Next time you talk to publisher, brand or agency about the future of advertising, start a stopwatch. Odds are, within two minutes, the topic of native advertising will come up. The problem? There is no industry consensus on where native is heading – much less on what it even currently means. We asked several publishers what they consider the truths, half-truths and common misperceptions of native ads. Here’s what they had to say bouncy inflatables:
Native advertising is new.
False. Native advertising is old wine in a new bottle. Advertorial stretches as far back as the late 19th century when John Deere created “The Furrow,” a magazine to teach farmers how to make more money using John Deere products. Native advertising isn’t even new for the digital age. Google’s AdWords are native ads, as they match the form and function of search. What is new with the latest iteration of native ads is that established publishers are finding they have the ability to create content — something they’re quite good at — for brands that are not known for their content. But as the pervasiveness of native ads seeps into the mainstream media groundwater, questions of editorial integrity arise. This is where publishers need to tread lightly. Ask The Atlantic. Or, actually, maybe you shouldn’t.
Native doesn’t scale.
Mostly false. While native advertising feels like it is created for the sole purpose of a particular site, a rising cottage industry helps native ads reach a wider audience. Tech companies like Simple Reach, Native Lift and Nativo deliver native ads across a network of publisher sites. Publishers can also purchase traffic from across the Web. Thanks to content ad networks, targeted Facebook ads and discovery engines like StumbleUpon, this has become easy and cost-effective. For example, this BuzzFeed sponsored post by Mini USA on the “25 places that look not normal but are actually real” has almost 1.3 million social interactions, including 7,000 Twitter shares and 110,000 Facebook shares and likes.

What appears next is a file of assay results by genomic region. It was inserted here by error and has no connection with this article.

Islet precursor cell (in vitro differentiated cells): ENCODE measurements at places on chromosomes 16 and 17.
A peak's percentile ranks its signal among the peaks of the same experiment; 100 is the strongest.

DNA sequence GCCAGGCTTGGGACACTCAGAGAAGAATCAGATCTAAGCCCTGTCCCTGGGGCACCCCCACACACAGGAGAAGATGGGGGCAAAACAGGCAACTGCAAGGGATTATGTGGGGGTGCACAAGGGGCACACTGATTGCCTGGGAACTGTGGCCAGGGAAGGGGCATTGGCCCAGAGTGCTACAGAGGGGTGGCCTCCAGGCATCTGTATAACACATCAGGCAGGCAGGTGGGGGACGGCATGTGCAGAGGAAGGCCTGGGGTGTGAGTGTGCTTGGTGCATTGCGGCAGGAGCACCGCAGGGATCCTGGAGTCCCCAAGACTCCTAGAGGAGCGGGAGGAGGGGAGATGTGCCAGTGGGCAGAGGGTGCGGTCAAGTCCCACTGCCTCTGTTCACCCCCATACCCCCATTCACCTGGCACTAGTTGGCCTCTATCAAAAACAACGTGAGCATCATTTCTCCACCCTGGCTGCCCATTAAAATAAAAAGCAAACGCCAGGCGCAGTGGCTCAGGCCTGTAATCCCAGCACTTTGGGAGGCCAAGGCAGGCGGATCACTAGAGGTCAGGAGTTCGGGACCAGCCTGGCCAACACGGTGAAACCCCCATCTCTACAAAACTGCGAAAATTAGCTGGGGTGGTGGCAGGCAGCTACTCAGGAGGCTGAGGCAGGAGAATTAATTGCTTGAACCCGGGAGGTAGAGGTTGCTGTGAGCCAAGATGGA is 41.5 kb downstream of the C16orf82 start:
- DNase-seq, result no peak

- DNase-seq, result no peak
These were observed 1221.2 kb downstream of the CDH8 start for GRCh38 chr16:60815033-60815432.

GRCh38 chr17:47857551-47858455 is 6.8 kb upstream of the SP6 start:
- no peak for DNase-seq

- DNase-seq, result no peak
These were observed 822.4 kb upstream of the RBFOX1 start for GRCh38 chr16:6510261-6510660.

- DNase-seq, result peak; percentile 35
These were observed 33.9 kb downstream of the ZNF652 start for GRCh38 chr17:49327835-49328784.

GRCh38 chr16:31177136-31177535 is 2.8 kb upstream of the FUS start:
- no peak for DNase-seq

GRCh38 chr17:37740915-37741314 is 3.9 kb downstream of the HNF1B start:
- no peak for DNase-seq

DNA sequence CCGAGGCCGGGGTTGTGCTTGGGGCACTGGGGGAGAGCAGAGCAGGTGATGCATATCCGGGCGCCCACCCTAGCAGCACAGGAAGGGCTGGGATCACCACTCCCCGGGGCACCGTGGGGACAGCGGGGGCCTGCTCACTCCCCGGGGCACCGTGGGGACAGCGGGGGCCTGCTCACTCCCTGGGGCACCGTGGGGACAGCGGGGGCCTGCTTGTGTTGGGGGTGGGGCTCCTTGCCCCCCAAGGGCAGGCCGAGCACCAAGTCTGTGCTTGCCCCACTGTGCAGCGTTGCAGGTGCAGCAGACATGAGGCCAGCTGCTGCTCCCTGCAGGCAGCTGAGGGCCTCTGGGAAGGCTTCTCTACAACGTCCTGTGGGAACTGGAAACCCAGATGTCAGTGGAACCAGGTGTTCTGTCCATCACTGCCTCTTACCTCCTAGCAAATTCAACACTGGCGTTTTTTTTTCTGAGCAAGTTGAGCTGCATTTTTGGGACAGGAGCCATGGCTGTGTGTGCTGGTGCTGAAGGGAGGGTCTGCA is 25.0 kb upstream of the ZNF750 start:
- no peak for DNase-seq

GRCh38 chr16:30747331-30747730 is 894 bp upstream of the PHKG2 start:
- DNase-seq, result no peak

“Some may frown on amplification as ‘traffic buying,’ but if you amplify properly you’ll be reaching your same audience elsewhere, like Twitter or Facebook,” said James Del, head of Gawker’s content studio. “That’s very different than the click farm most people associate with traffic buying.”
Any brand can do content-based native ads.
True. Not every brand can be Nike. But that doesn’t mean brands cannot latch onto topic areas of interest to their customers. GE is a shining example of this. GE is not looking to sell airplane turbines to people. Instead, it uses native ads to reinforce the idea that the company is innovative. Take, for example, GE’s native ads on BuzzFeed earlier this year. It had a series of posts around the Paris Air Show, like this one about the amazing things you’ll see at the air show and this video about incredible flight discoveries you had no idea existed.
“The good news is that you have the opportunity to help shift their perceptions by aligning your brand with compelling content that delivers value to the reader,” said Tessa Gould, director of The Huffington Post Partner Studio. “Always ask yourself, ‘Will the reader find this useful, interesting and entertaining?'”
The product should be front and center.
Mostly false. This is the “make the logo bigger” of native advertising. If the content is surrounded by your ads and adequately disclosed as sponsored, more likely than not, the consumer is going to get that it’s branded even if the product isn’t plugged directly within the content. Take, for example, this Virgin Mobile post on BuzzFeed titled “20 People That Are Doing It Wrong.” There’s no Virgin Mobile product in the post at all, and it’s been shared 700,000 times.
“It’s no coincidence that some of the most shared sponsored content on the Web doesn’t contain overt calls to action or the brand’s product on every second image,” Gould said.
The challenge is that a viral post doesn’t necessarily mean that consumers will equate the content with your brand.
Native advertising is for the long term.
Mostly true. Sure, there are opportunities for one-off programs, but the most successful ones are approached as a long-term endeavor. Take Forbes Brand Voice. The platform was designed for brands to be able to present ideas in a way that doesn’t jam a brand’s message down the reader’s throat. Some are insightful, like this Q&A with Nate Silver and SAP’s vp of customer experience marketing. The industry calls this “thought leadership.” But it’s still an ad, and brands like UPS and SAP invest a lot of money and effort to create this content. If you want to run content on Brand Voice, it’ll cost you $50,000-$75,000 a month for a minimum of three months.
“Even if your brand is behind the most viral listicle, tweet or YouTube video of 2013, the glow is going to fade — and fast — unless it’s part of a longer-term content strategy,” Gould said.